1. Make the most of the situation
2. Work hard and try to get transferred?
3. Work hard and try to get your boss transferred?
4. Seek counseling through the Human Resources Department
5. Recruit advocates – mentors, coaches or allies
6. Schedule a meeting with your boss

Make the most of the situation

This is generally seen as a grin and bears it approach. This does not necessarily mean for you to suffer in silence. You may look on the brighter side of things, such as being grateful that you have a job. You may display a positive attitude and devote yourself to the quality and quantity of work needed to excel. Through this entire process you must throw yourself into doing your best work, although you may not be fully engaged.

Beware of persistent anger. If you are constantly angry, you may develop ulcers, headaches and an overall feeling of grumpiness at work and at home. People around you will suffer with you; work performance will be stunted by your low level of engagement, because you are not happy. You can be patient and tolerate your plight. Your boss may leave the department through resignation, termination or promotion.

Work hard and try to get transferred

People have been known to put their nose and shoulder to the grindstone in hopes of working their way out of their circumstances. The prevailing philosophy is to work as hard as you can and be rewarded for your diligence and discipline. This strategy can work, unless your manager is working to undermine and missed represent your effectiveness. You can be driven to succeed, even in a toxic environment when you are growing your skills and working toward a goal.

Another manager, through networking with other departments, may request your services. They may become aware of new skills you required. Obtaining additional education and training may work in your favor and increase your value in the eyes of others.

Work hard and try to get your boss transferred

The same methods used above may catapult your manager into a new position. You may breathe a sigh of relief, but if the underlying problems have not been solved, this individual can harm your career aspirations from a distance. If there are misunderstandings that need to be addressed, you may have to face them courageously alone or have a trusted mentor intercede on your behalf. It may seem insincere, but you may have to act as if things are not as bad as they are, in order to survive. You may have to use your acting skills to minimize friction and give the illusion of a harmonious working relationship.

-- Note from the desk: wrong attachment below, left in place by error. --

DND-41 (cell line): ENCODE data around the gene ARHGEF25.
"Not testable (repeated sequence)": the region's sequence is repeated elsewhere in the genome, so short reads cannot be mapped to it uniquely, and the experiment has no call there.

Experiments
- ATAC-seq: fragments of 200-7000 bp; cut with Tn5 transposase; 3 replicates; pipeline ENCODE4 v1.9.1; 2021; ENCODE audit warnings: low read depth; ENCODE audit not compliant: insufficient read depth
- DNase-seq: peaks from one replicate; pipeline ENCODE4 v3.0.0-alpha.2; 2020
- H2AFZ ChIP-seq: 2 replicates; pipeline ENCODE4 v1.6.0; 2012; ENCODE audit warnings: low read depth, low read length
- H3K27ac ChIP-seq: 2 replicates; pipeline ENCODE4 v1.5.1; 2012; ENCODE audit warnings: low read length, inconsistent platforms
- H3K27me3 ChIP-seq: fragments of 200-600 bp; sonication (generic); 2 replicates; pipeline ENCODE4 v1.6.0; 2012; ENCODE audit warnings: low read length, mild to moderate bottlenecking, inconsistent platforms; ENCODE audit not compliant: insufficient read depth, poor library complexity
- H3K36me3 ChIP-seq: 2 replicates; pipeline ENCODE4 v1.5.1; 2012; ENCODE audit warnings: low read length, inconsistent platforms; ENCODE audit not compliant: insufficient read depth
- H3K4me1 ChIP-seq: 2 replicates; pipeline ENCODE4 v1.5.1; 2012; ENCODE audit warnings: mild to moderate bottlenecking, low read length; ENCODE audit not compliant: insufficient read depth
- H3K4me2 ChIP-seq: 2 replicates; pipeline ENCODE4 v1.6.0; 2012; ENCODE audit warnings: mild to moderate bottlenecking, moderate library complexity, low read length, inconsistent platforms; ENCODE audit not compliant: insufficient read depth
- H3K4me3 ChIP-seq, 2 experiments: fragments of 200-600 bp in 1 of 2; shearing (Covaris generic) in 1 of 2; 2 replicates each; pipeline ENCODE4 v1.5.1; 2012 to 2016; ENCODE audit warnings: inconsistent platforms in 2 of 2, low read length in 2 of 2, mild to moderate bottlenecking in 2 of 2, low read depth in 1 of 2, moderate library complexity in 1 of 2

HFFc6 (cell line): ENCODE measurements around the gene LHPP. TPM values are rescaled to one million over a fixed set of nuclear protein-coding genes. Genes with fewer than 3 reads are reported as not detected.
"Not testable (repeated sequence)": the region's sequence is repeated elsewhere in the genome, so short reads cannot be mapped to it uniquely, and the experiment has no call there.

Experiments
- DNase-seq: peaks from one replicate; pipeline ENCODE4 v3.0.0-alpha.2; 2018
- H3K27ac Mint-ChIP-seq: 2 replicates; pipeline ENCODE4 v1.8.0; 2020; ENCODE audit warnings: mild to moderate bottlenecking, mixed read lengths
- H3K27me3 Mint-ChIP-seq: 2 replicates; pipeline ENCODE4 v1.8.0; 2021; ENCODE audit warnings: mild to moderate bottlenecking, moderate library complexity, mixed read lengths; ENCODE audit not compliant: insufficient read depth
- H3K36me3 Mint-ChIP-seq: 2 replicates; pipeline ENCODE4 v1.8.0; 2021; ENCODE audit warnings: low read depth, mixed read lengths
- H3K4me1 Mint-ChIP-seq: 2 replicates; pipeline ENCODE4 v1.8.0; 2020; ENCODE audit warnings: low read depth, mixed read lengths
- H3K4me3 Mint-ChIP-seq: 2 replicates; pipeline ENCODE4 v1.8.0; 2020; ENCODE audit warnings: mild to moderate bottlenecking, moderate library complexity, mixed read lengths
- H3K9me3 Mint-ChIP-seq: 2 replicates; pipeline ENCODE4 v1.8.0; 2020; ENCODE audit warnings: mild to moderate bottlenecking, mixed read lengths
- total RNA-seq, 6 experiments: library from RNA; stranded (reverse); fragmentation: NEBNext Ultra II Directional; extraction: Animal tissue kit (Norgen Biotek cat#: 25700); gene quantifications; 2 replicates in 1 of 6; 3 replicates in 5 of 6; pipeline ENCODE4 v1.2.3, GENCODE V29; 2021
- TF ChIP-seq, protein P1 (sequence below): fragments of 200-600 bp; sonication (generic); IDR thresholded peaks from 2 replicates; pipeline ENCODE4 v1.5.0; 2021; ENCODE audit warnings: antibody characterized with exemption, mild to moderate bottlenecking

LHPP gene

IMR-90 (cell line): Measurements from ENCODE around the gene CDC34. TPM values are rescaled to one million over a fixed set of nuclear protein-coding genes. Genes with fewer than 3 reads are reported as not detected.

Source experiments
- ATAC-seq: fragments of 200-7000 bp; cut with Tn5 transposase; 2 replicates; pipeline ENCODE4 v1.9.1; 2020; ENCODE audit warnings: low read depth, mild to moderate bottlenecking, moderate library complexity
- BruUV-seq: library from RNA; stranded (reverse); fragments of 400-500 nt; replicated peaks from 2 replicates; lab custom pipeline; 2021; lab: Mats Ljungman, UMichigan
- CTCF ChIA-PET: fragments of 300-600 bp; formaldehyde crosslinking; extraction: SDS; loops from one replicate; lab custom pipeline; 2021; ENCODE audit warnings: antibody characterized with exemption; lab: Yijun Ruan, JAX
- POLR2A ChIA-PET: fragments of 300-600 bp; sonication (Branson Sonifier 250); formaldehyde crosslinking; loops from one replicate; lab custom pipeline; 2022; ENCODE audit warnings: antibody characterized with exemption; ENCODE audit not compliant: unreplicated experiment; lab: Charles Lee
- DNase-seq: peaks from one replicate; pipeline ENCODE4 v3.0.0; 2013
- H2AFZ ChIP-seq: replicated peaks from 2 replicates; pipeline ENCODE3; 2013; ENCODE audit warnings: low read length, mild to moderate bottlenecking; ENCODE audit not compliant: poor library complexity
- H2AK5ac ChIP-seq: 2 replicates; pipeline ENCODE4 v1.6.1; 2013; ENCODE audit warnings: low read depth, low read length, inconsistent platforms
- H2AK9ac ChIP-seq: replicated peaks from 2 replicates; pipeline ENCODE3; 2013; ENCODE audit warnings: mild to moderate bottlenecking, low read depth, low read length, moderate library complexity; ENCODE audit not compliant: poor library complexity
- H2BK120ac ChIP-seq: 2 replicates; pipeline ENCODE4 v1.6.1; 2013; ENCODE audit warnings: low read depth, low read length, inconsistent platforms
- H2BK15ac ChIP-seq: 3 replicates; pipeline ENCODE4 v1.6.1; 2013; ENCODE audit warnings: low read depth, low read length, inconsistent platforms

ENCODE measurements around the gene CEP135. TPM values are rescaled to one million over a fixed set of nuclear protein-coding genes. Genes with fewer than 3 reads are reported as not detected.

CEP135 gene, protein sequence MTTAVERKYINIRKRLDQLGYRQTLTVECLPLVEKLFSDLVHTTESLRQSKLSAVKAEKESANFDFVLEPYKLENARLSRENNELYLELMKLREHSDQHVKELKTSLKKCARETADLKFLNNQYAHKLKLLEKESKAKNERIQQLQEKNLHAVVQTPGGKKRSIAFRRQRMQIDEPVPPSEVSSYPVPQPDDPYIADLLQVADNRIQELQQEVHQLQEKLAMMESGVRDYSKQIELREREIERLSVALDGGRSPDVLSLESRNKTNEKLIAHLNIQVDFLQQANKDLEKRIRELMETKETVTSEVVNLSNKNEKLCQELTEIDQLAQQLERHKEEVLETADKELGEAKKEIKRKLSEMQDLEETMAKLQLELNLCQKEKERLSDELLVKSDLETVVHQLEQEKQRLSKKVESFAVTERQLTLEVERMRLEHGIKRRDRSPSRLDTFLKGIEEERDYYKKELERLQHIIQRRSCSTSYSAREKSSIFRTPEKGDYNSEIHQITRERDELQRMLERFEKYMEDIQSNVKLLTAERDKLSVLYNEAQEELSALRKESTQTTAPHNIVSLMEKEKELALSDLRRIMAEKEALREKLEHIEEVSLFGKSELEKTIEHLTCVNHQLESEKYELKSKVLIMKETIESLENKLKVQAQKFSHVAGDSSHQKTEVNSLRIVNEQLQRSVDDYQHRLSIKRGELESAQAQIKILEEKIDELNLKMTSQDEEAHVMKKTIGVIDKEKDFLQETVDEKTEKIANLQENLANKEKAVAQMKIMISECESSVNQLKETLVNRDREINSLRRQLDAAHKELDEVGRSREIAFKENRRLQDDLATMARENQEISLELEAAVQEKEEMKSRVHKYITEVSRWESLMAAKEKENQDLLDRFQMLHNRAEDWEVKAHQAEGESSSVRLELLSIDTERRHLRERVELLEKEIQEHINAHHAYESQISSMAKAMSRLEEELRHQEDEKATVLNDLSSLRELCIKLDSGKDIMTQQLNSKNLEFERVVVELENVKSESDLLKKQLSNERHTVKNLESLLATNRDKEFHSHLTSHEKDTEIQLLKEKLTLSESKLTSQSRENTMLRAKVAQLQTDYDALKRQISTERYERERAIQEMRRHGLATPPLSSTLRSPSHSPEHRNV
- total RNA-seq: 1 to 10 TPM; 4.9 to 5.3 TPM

Seek counseling through Human Resources

Many people are reluctant to go to the Human Resources Department to complain about their manager or the environment on their team. They fear HR is working as the right arm of leadership and will sabotage their employment. Some companies have an Ombudsman who is present to hear employee complaints, which makes disclosure easier. If individual courage is viewed as foolhardy, the power of a group may be necessary to add additional credibility to your complaints. This is often the last resort when the person feels they cannot take it any longer; when the benefit outweighs the risks.

You have heard manager say,” you don’t have to like me or love me, but you must get the job done.” The same applies. Your manager or coworkers do not have to like you or love you but they must respect you, as you get the job done.

Recruit advocates – mentors, coaches or allies

You may have a mentor, coach or ally on speed dial or retainer to help you plan your strategy for coping with a manager who is out of control. They can advise you on the next steps take in dealing with your predicament. If the manager goes beyond acceptable rules and regulations, they can advise you on the approach to HR. They may also be helpful in calming you down and allowing you to see your role in any of the difficulties. It is always good to have consultants to bounce ideas off of to learn from their seasoned perspective.
You may have a trusted friend in higher places who can hear your tales of woe and help craft a strategy to make your life easier. They may talk to the guilty offending party or help you get reassigned.

Schedule a meeting with your boss

You can call a meeting to discuss your feelings and job performance. This will enable you to clear the air of all misunderstandings, so that your boss knows how you feel. Ask for their assistance in helping you achieve your goals for the betterment of the organization. Solicit feedback on the things you can do better to help them in their job.

If you try this approach before and it did not work, be careful. If you heard others try the same tactic and suffered, scratch this suggestion from your list.